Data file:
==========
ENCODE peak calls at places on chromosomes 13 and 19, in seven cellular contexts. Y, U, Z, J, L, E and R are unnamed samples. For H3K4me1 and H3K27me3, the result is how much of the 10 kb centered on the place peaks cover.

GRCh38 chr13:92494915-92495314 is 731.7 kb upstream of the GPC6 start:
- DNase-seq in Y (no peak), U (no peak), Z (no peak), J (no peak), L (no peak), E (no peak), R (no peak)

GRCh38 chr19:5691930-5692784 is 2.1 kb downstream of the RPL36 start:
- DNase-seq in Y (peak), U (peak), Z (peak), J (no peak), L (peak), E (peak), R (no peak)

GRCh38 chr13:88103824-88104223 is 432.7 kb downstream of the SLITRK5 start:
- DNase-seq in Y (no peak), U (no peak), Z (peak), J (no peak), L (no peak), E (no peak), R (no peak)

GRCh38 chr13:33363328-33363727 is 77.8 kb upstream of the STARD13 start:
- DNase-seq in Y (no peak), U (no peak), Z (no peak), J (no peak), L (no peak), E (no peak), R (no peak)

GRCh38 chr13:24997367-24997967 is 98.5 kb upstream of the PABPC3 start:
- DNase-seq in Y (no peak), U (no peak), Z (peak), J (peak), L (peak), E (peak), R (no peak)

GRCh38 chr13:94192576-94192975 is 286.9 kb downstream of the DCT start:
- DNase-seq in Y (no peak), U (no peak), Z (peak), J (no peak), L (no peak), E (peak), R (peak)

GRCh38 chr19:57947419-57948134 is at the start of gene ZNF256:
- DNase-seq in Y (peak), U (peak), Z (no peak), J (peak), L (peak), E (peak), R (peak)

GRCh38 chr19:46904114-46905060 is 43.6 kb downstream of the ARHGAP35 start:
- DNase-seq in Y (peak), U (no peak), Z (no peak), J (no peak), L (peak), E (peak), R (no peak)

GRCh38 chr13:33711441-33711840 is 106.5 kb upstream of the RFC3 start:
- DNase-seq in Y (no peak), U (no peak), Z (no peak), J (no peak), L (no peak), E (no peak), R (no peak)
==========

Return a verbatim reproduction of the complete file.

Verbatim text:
ENCODE peak calls at places on chromosomes 13 and 19, in seven cellular contexts. Y, U, Z, J, L, E and R are unnamed samples. For H3K4me1 and H3K27me3, the result is how much of the 10 kb centered on the place peaks cover.

GRCh38 chr13:92494915-92495314 is 731.7 kb upstream of the GPC6 start:
- DNase-seq in Y (no peak), U (no peak), Z (no peak), J (no peak), L (no peak), E (no peak), R (no peak)

GRCh38 chr19:5691930-5692784 is 2.1 kb downstream of the RPL36 start:
- DNase-seq in Y (peak), U (peak), Z (peak), J (no peak), L (peak), E (peak), R (no peak)

GRCh38 chr13:88103824-88104223 is 432.7 kb downstream of the SLITRK5 start:
- DNase-seq in Y (no peak), U (no peak), Z (peak), J (no peak), L (no peak), E (no peak), R (no peak)

GRCh38 chr13:33363328-33363727 is 77.8 kb upstream of the STARD13 start:
- DNase-seq in Y (no peak), U (no peak), Z (no peak), J (no peak), L (no peak), E (no peak), R (no peak)

GRCh38 chr13:24997367-24997967 is 98.5 kb upstream of the PABPC3 start:
- DNase-seq in Y (no peak), U (no peak), Z (peak), J (peak), L (peak), E (peak), R (no peak)

GRCh38 chr13:94192576-94192975 is 286.9 kb downstream of the DCT start:
- DNase-seq in Y (no peak), U (no peak), Z (peak), J (no peak), L (no peak), E (peak), R (peak)

GRCh38 chr19:57947419-57948134 is at the start of gene ZNF256:
- DNase-seq in Y (peak), U (peak), Z (no peak), J (peak), L (peak), E (peak), R (peak)

GRCh38 chr19:46904114-46905060 is 43.6 kb downstream of the ARHGAP35 start:
- DNase-seq in Y (peak), U (no peak), Z (no peak), J (no peak), L (peak), E (peak), R (no peak)

GRCh38 chr13:33711441-33711840 is 106.5 kb upstream of the RFC3 start:
- DNase-seq in Y (no peak), U (no peak), Z (no peak), J (no peak), L (no peak), E (no peak), R (no peak)